Daini Satonoyu is one of the onsets (hot springs) in the Happo Onsen group. This is probably my favorite of the bunch because it is HOT! Last time I went it was over 43 degrees. The washing area is right next to the bath so it is nice and warm there too. There are some onsen I won’t go to when I am feeling chilly because the washing area is just too cold. No problems here. The springs at the 4 Happo Onsens are high alkaline waters with a PH of 11, which means the water feels soft and makes your skin silky smooth. No rotenburo (outdoor bath), no windows, no view. Nothing fancy just good quality water at the right temperature (for me).
Hours: 12:00 – 21:00 (last entry is 20:30)
Price: adults ¥500 / children ¥250
Yasu’s back still wasn’t ready to shred so off to another onset we went. This time we drove towards the coast into Otari. We went for a long drive down winding roads with snowbanks higher than our van. The road ends where the plows stop plowing which put us in front of Yamada Ryokan (Japanese style inn). The indoor bath is small but the water is potent. I had the place to myself so could sneak in a quick snap.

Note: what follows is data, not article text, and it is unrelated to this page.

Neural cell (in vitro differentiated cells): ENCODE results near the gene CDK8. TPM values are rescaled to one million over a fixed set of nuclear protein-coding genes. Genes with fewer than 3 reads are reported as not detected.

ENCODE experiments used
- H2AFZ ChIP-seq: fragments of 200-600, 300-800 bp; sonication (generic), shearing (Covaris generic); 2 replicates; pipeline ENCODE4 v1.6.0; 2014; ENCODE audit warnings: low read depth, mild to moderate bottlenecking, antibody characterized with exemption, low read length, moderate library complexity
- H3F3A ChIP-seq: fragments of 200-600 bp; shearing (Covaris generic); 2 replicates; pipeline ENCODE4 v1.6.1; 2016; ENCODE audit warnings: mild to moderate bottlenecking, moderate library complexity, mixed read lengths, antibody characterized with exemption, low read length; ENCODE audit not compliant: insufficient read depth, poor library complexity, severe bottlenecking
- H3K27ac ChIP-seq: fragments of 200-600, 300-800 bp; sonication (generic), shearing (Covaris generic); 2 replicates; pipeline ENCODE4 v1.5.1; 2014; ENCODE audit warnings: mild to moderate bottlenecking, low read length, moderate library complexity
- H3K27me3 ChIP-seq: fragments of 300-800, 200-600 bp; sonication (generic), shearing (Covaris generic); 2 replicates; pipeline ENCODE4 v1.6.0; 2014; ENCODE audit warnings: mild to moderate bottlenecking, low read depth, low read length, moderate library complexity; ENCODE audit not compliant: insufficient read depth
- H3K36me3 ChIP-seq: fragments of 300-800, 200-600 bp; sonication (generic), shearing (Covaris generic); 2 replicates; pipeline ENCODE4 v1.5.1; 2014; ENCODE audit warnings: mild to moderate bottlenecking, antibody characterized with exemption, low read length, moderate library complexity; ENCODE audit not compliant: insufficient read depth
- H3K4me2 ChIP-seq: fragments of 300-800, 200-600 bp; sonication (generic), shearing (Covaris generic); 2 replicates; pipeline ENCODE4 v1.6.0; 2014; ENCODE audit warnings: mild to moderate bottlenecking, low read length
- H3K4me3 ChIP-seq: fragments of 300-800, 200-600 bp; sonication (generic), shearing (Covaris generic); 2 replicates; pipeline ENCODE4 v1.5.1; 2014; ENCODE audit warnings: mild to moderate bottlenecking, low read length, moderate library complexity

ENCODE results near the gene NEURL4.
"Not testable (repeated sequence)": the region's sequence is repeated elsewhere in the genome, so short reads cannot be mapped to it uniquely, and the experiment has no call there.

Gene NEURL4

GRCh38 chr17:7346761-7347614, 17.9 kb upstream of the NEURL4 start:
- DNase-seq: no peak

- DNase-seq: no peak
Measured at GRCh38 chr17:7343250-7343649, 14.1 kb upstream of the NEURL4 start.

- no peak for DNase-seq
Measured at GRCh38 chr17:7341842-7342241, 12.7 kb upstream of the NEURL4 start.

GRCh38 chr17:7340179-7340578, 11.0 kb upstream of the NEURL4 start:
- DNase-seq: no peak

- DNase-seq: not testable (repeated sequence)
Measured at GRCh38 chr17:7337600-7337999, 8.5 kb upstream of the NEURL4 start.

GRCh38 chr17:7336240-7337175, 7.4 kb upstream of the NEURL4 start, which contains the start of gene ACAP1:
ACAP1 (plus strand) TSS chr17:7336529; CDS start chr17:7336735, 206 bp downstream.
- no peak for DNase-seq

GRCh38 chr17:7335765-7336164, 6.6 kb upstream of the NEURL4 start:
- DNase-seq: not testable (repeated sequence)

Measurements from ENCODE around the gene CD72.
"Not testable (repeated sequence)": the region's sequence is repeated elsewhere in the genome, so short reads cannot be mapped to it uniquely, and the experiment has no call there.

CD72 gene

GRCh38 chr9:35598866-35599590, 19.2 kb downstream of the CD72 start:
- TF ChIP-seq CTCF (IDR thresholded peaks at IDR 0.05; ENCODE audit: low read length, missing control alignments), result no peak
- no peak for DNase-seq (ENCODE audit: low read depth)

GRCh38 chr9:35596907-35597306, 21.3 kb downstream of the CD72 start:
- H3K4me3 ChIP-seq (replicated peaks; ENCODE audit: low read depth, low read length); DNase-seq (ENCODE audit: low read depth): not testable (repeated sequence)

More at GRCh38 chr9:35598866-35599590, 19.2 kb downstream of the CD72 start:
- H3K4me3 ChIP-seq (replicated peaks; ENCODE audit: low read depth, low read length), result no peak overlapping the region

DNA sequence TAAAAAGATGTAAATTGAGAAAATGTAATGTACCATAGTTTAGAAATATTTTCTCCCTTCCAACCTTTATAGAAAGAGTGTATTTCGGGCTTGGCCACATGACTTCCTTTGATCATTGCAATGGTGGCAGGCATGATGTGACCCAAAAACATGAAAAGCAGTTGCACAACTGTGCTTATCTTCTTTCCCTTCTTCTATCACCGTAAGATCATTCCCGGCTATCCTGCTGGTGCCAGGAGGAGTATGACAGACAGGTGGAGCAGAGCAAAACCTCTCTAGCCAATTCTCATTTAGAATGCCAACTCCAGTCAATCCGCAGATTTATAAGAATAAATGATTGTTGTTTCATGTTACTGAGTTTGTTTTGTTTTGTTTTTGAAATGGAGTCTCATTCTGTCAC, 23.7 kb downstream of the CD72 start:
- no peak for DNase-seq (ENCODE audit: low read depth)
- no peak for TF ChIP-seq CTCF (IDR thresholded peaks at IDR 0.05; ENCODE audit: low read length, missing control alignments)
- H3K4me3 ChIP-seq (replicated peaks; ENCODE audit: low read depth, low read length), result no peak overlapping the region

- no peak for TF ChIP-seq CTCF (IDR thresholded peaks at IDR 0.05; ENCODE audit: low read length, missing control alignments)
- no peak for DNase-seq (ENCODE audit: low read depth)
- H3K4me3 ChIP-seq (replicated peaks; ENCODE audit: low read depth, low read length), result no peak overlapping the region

The place is old and aging but I prefer a bit of character and a whole lot of history over bland and sterile. I hear the waters have been flowing here for over 500 years!!
Spent the morning shredding powder in the backcountry but Yasu’s back was bothering him so we decided to call it a day and seek some relief for tired aching muscles at an onsen (Natural hot spring mineral bath). There are tons of great onsens here in Hakuba but since we had some extra time we decided to do a bit of exploring and drive out to the next town, Omachi, and go for an onsen there for a change. It was a beautiful drive and we spotted many monkeys along the way.
The hotspring, Takasekan Onsen, was awesome too. We have actually been there before. Hot thermal alkaline waters you can drink. Last time we went I used the women’s outdoor bath (women’s rotenburo) which was a bit too hot for my liking. It was even too hot to drink! The women’s side also has 2 baths indoors, these were set at a more comfortable soaking temperature.
This time we discoved that the men’s outdoor bath is actually a mixed bath (konyoku), meaning daring women could soak with the boys, which I did. It was the pefect temperature (probably about 40 degrees) and we soaked for about an hour.